Many veterans and surviving spouses may be eligible for a special monthly Aid and Attendance benefit if they have large medical expenses, including nursing home expenses, for which they do not receive reimbursement, even if their income is above the congressionally mandated legal limit for a VA pension. Although this is not a new program, not every veteran is aware of his/her potential eligibility. The A&A pension benefit may be available to wartime veterans and surviving spouses who have in-home care or who live in nursing homes or assisted-living facilities.
To qualify for this benefit a veteran must be incapable of self support and in need of regular personal assistance. The basic criteria for the A&A benefit is, first, that the need for A&A is established by a physician. It includes the inability to dress and undress without assistance, to feed oneself, or to take care of one’s own bodily needs. Veterans who are bedridden or need help to adjust special prosthetic or orthopedic devices may also be eligible, as well as those who have a physical or mental injury or illness that requires regular assistance to protect them from hazards or dangers in his/her environment. A veteran DOES NOT have to require assistance with all of these. There simply needs to be adequate medical evidence a veteran cannot function completely on his/her own.
For a wartime veteran or surviving spouse to qualify for this special monthly pension, the veteran must have served at least 90 days of active military service, one day of which was during a period of war, and be discharged under conditions other than dishonorable. Wartime veteran who entered active duty on or after September 8, 1980 (October 16, 1981 for officers) must have completed at least 24 continuous months of military service or the period for which they were ordered to active duty. Eligibility must be proven by filing the proper VA Form 21-534EZ for Surviving Spouse, or VA Form 21-527EZ for Veteran. The application will require a DD-214 or separation papers, medical evaluation from a physician, current medical issues, net worth limitations, and net income, along with out-of-pocket medical expenses.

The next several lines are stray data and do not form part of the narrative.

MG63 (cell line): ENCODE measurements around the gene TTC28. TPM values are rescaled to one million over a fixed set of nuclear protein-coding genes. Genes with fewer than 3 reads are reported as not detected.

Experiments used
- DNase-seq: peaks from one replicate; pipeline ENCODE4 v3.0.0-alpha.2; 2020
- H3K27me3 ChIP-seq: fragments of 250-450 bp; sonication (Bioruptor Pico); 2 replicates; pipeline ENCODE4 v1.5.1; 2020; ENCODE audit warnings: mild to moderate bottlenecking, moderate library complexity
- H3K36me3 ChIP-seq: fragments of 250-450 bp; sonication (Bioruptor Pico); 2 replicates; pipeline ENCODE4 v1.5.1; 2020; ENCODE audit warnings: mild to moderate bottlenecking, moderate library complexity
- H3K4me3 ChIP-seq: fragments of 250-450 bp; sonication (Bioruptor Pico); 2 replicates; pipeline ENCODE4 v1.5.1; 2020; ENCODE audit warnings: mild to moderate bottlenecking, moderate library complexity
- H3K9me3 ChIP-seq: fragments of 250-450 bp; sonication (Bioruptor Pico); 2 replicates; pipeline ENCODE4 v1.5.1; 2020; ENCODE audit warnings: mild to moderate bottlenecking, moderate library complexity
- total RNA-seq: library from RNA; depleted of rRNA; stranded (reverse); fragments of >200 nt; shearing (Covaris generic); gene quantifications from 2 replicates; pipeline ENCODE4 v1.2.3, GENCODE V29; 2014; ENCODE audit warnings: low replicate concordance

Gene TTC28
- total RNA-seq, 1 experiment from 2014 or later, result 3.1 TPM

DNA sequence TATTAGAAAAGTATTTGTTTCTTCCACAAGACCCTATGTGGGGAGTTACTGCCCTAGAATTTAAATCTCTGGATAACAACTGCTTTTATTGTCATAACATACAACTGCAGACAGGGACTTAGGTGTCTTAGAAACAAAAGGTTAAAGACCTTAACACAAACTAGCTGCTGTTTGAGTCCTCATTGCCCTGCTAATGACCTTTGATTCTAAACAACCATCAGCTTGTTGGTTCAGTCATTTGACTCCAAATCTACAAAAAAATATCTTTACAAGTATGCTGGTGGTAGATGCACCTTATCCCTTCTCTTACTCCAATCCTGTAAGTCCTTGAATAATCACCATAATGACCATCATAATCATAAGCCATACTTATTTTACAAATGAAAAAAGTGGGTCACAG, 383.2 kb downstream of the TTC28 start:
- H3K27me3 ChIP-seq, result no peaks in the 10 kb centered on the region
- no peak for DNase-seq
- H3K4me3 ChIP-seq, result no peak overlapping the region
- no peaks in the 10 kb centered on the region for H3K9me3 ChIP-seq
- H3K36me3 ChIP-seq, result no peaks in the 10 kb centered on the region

If all requirements are met, VA determines eligibility for the Aid and Attendance benefit by adjusting for un-reimbursed medical expenses from the veteran’s or surviving spouse’s total household income. If the remaining income amount falls below the annual income threshold for the A&A benefit, VA pays the difference between the claimant’s household income and the A&A threshold. The A&A income threshold for a veteran without dependents is now $18,234 annually. It increases to $21,615 if a veteran has one dependent, and by $1,866 for each additional dependent. The annual A&A threshold for a surviving spouse alone is $11,715. This increases to $13,976 if there is one dependent child, and by $1,866 for each additional child.
How long does it take to process and get approved? Much of that depends on the VA Regional Office for the veteran’s area. On average, 6 to 9 months seems to be the normal approval time. Some approvals come through in as little as 6 weeks, but these are the exception. There are veterans who wait for an approval 12 months from the date of the filing. Bear in mind that if the benefit is approved, it is applied retroactively to the date of the application. If a veteran is over 90 years old, it is important to include a letter that the application be expedited. The VA is supposed to give priority to any application for benefits by a veteran 90 years or older. For convenience, applications can be submitted on-line at https://www.vabenefits.vba.va.gov/
Unfortunately, the VA does not recognize Power of Attorney (POA). If a veteran is capable of managing his/her own affairs, and a POA is held by a third party for emergency purposes, it is easier for the veteran to sign and handle the appropriate correspondence. If a veteran is not capable of managing his/her own affairs due to diminished mental capacity as in dementia or Alzheimer’s, the VA is going to rule the veteran is in need of a fiduciary. If notification is received from the VA that they find it necessary for a fiduciary to be appointed, a VA Form 21-4138 Statement in Support of Claim should be submitted.
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